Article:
Aromatherapist, Valerie Worwood includes Eucalyptus Radiata in the basic care kit for children (Aromatherapty for the Healthy Child page 35), but Tisserand warns that "Essential oils high in 1,8-cineol or menthol can cause CNS and breathing problems in young children, and should not be applied to or near their faces of infants or children under ten years of age. This warning stims from a few incidents where a caregiver put 100% essential oil drops (Olbas was one brand) into the nostrils of their baby/child, which caused breathing distress. Specifically, the warning Tisserand gives is not to apply oils with 40% or more 1,8-cineole and menthol content on or near the faces of young children. Responsible parents would not do this with any essential oil. Appropriately diluted, the percentage is reduced and the oils may be used safely. Tisserand also notes that "For children of 5 years old or less, direct inhalation should be avoided. Direct inhalation induces inhaling essential oils from the hands, a cotton ball, a nasal inhaler, a bowl of hot water or similar. Indirect, or ambient inhalation, is safe for young children, and includes any method that vaporizes essential oils into the air" (page 658)."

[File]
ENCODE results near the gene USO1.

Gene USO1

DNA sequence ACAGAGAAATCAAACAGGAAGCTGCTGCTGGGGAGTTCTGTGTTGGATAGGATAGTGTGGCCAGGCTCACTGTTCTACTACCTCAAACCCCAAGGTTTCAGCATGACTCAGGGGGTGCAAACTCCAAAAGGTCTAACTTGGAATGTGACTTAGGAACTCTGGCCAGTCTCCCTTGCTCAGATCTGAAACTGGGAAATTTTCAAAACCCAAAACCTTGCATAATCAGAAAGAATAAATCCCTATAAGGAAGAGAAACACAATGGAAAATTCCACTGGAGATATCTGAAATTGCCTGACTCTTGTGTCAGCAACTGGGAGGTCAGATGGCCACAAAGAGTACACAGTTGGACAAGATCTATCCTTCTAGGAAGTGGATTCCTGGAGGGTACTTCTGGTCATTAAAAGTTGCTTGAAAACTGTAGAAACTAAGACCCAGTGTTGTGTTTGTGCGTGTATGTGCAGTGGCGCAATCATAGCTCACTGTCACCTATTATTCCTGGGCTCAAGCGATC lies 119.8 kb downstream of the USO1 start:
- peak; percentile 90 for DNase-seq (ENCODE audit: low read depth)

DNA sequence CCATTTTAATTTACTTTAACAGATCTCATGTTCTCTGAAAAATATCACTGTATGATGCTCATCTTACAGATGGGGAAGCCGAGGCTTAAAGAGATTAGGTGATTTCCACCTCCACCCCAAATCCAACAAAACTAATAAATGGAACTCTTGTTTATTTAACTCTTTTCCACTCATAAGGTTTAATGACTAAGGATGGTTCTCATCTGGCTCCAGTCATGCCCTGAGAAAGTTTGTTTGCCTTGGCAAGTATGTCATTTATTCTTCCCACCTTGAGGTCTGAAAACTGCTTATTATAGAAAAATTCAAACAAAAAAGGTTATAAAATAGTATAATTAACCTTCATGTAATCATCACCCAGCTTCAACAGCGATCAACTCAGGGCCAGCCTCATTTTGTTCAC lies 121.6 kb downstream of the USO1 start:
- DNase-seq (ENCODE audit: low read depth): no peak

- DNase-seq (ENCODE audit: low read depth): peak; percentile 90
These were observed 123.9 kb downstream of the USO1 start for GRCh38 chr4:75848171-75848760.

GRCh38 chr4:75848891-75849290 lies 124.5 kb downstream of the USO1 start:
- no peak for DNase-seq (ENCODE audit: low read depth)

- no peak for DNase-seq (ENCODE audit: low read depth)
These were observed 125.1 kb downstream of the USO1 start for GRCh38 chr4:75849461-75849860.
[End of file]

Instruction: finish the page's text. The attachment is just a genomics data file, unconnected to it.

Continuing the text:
Avoid contact with the eyes and other sensitive areas. Essential oils are both lipophilic and hydrophobic. Lipophilic means they are attracted to fat—like the membranes of your eyes and skin. They are also hydrophobic, meaning they do not like water. Flushing with water will only send the essential oil back to the eye's membranes. Applying a carrier oil will create another fat for the essential oil to be attracted to other than the membranes of the eyes or skin. We’ve not known this to cause permanent injury or long-term discomfort, but if you feel concerned, please call your health care provider.
Davis, Patricia, Aromatherapy: An A-Z, 2nd edition, page 114-116.
Price, Len; Price, Shirley (2011-11-11). Aromatherapy for Health Professionals, Elsevier Health Sciences UK.
Tisserand, Robert; Young, Rodney, Essential Oil Safety: A Guide for Health Care Professionals, Elsevier Health Sciences UK 2nd Edition 2014, pages 273, 656-658.